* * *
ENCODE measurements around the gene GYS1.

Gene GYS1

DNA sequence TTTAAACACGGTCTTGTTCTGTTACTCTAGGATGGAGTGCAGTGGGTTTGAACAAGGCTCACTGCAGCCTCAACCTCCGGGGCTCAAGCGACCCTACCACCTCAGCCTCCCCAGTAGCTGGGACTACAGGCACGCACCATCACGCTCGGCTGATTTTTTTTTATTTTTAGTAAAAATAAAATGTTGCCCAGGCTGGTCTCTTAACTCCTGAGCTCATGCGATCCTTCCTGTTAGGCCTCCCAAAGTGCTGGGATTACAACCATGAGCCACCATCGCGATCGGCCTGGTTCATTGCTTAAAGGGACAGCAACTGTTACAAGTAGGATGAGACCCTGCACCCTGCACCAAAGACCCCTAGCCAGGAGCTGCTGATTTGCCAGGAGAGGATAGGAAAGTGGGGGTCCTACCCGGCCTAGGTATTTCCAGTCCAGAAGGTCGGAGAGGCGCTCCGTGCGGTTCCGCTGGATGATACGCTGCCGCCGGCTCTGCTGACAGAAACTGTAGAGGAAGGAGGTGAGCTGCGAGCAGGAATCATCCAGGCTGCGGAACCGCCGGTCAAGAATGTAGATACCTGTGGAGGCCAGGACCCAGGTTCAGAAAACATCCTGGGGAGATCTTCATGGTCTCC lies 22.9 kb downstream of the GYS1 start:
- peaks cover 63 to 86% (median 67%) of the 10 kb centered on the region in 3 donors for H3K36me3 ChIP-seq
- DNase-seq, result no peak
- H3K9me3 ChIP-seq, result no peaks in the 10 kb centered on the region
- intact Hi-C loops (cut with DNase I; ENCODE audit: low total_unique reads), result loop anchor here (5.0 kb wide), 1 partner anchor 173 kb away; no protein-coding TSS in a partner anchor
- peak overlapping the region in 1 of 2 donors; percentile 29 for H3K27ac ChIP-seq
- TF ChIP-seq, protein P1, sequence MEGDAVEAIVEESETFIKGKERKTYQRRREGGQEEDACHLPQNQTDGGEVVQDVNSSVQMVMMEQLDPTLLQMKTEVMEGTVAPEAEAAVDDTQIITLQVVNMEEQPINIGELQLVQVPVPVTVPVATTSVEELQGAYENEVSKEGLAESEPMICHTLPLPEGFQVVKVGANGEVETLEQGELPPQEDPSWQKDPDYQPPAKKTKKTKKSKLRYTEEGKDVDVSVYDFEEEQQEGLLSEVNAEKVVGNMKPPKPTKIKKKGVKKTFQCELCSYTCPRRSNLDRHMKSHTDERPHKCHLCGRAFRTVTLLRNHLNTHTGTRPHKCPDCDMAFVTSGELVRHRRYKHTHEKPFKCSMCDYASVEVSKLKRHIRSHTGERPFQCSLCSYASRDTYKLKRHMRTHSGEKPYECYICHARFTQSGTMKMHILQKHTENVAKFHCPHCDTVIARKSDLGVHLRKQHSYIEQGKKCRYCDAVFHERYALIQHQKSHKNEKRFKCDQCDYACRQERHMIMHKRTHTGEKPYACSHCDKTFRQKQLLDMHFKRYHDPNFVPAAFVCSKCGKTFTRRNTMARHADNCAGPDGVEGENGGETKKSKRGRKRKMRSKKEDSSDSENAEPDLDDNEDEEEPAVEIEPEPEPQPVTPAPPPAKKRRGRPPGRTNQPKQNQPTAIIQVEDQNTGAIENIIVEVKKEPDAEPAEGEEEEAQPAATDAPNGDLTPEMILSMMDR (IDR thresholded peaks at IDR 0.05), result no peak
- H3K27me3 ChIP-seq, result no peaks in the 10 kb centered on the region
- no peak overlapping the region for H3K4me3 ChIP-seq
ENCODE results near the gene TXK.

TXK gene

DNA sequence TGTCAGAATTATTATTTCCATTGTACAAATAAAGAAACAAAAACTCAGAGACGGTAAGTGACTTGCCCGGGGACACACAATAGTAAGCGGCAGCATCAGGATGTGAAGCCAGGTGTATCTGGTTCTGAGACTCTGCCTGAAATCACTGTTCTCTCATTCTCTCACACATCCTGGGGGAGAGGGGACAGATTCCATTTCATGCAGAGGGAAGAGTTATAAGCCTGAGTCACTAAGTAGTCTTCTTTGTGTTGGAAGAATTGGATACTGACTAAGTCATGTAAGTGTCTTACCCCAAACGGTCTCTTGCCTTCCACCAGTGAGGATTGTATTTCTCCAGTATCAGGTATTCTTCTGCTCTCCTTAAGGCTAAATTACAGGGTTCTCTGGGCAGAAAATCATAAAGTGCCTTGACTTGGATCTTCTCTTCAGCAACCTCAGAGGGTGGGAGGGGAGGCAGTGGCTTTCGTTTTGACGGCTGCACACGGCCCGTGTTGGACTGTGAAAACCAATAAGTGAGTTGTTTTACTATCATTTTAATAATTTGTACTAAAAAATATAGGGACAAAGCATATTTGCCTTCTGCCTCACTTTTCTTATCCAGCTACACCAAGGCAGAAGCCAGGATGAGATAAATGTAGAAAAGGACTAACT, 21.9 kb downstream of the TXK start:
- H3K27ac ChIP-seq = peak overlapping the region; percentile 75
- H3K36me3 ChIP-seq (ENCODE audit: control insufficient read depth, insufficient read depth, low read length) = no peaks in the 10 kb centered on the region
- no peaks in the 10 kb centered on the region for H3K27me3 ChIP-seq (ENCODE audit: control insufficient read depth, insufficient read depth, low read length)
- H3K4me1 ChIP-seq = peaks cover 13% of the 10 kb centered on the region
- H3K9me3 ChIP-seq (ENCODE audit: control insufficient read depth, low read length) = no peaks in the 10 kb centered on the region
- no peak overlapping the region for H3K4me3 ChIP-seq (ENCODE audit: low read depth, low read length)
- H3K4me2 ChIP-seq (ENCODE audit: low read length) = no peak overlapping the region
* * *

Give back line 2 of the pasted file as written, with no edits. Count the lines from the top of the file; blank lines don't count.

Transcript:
Gene GYS1